controlled excavation of some of Godfrey's old trenches. They concluded
that the building had originally been built with a wooden structure
surrounding it and that the original construction was one of pillars
resting directly on the soil. They argued that 17th century
reconstruction to strengthen the pillars resulted in the removal of any
earlier artefacts. Hertz points out that this is impossible, as the
unbroken precise course of the ring-ditch precludes the later addition of
Hertz also has a short section on attempts to determine the age of the
tower by identifying possible measurement units. It is possible that if
one unit of measurement was used that it coincided with half of one that
was in use at least in Norway and Iceland at the transition from the
Viking Age to the Middle Ages.
The meat of Hertz's article, though, is the C14 dating of the lime mortar.
Samples were taken in 1993 in a variety of places and from a depth where
'pollution' from repair work could be excluded. These were tested and
show that the tower was probably built in the middle of the 17th century,
with a 16th century date not completely excluded.
Hertz then discusses its probable function. He looks at the historical
record, but this is inconclusive. He then turns to the idea that it was
built as a windmill. One argument against this has always been the
existence of a fireplace in the tower, which Means felt would have caused
a dust-explosion. But the flue-channel is built into the wall, and
similar fire-places are found in English windmills. Hertz also has the
support of a Danish windmill expert, Anders Jespersen, who told him that
such fireplaces are not unusual in windmills.
Then there is the construction on an arcade. One argument in favour of the
windmill theory has always been the existence of the tower-windmill on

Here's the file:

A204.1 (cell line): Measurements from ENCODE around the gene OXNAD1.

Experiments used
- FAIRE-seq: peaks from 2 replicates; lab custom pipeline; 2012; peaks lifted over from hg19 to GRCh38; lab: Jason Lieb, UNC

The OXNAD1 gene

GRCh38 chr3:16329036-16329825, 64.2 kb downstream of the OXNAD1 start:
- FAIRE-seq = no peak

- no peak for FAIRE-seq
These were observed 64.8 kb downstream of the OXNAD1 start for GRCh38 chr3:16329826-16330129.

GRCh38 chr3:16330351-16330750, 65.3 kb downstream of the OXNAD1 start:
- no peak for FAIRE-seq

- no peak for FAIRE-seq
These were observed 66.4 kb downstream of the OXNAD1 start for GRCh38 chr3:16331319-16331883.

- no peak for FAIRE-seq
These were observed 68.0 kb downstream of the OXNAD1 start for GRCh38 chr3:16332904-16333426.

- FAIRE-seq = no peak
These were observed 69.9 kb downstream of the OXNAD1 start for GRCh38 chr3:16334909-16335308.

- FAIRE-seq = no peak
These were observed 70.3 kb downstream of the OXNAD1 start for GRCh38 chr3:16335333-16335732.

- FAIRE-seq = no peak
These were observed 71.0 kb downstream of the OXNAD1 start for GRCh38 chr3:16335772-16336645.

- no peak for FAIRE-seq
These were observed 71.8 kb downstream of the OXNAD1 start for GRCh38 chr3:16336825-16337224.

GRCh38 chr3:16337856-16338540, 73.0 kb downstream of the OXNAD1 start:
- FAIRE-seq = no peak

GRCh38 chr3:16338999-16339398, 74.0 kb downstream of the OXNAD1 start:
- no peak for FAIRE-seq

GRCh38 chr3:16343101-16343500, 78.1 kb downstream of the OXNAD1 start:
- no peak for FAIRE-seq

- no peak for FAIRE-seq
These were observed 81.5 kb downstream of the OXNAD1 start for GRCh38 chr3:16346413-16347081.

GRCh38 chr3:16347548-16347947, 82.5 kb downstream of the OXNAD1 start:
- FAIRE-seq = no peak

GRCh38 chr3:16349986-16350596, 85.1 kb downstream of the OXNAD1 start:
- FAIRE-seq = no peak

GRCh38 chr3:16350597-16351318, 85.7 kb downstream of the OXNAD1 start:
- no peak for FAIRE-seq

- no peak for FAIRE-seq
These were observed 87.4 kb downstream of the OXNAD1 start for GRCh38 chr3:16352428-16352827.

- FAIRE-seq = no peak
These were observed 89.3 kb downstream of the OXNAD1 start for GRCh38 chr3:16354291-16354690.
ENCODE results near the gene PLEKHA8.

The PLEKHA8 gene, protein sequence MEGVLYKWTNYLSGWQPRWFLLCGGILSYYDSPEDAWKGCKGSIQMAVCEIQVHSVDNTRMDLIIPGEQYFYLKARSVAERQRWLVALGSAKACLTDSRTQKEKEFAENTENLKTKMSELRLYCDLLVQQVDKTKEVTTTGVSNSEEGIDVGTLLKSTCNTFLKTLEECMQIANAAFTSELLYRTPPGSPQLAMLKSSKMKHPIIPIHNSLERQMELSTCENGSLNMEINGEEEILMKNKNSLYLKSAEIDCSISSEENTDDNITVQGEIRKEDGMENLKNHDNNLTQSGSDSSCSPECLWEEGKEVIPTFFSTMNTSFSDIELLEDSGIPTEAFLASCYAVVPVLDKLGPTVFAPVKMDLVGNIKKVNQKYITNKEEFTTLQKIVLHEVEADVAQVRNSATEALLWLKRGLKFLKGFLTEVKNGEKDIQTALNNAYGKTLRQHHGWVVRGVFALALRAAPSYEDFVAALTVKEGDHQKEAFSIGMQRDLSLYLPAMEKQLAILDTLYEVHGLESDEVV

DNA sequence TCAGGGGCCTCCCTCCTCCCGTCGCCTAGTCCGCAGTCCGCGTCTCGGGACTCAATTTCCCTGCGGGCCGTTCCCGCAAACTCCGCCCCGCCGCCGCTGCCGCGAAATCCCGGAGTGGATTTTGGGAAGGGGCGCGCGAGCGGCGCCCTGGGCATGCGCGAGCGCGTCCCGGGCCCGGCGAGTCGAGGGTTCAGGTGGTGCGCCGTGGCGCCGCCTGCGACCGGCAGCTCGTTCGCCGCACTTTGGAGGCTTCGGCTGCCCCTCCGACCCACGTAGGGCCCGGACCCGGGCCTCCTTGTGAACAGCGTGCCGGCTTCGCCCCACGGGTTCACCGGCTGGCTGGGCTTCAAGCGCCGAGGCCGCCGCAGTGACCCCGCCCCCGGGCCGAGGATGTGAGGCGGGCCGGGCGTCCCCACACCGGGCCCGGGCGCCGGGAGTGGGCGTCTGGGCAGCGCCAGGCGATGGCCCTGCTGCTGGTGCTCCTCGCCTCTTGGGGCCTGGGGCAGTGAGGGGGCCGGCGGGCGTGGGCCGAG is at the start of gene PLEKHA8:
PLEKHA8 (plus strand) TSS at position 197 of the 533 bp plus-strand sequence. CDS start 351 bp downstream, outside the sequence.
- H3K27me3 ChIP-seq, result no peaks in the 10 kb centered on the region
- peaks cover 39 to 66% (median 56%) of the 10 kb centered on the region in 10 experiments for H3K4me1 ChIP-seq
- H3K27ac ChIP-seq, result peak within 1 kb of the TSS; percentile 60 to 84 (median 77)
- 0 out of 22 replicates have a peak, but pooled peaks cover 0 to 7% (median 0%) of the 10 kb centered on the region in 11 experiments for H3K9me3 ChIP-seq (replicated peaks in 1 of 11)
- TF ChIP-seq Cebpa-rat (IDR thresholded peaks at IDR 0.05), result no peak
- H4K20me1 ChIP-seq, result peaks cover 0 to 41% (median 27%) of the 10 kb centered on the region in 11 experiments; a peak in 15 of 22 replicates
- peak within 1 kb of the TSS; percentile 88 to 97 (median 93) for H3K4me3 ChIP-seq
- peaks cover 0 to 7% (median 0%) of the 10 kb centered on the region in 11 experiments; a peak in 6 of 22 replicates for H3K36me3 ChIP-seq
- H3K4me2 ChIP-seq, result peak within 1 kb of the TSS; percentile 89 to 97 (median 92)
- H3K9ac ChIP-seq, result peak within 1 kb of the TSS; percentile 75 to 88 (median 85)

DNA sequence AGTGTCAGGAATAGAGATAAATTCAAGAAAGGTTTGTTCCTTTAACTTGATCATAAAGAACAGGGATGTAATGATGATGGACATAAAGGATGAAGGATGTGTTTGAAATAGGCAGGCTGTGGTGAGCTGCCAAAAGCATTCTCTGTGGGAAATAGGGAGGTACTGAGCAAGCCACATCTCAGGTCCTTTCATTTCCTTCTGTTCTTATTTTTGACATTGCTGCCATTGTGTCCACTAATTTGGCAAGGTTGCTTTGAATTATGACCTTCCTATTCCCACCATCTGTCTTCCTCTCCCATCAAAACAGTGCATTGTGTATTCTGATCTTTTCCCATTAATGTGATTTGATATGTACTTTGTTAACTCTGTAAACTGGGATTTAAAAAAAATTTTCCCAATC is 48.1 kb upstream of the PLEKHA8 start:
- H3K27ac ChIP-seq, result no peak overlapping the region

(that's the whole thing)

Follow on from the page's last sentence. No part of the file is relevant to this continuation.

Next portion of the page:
arcades built in Chesterton, Warwickshire. Although the Chesterton
windmill has 6 square pillars to Newport's 8 cylindrical ones, these two
towers -- which everyone agrees were at least at one time windmills -- are
the only two in the world with this construction. As Hertz says, it is
hard to believe that there is no connection. I haven't seen the Newport
tower, but I have seen and discussed Chesterton with the county
archaeologist, Philip Wise, and the similarity is remarkable. Hertz's
article includes a sketch comparing the two, with the Newport Tower
reconstructed as a windmill.
An appendix looks more closely at the details of the C14 dating -- the
full report is by Jan Heinemeier & Hogne Jungner, "C-14 datering af
kalkmortel/Carbon-14 Dating of Mortar," Arkoeologiske udgravninger I
Danmark 1994 (Copenhagen 1995), pp 23-40; J Heinemeier, H Jungner, A
Lindroos, A Ringbom, T Von Konow and N Rud: AMS 14C dating of lime mortar,
Proceedings of the 7th International Conference on Accelerator Mass
Spectrometry, Tucson, Arizona, May 1996, Nucl. Instr. and Methods B123
The journal also has a section with old sketches, paintings and
photographs of the tower, and a short article on the Newport Historical
Society's collection of artefacts from the Godfrey excavation.
Thanks to Peter Gowdy, who obtained the journal for me. Copies can be
ordered for $7 from the Newport Historical Society, 82 Touro Street,
Newport, Rhode Island, 02840. (I imagine they'd want more postage to post
it outside the United States!).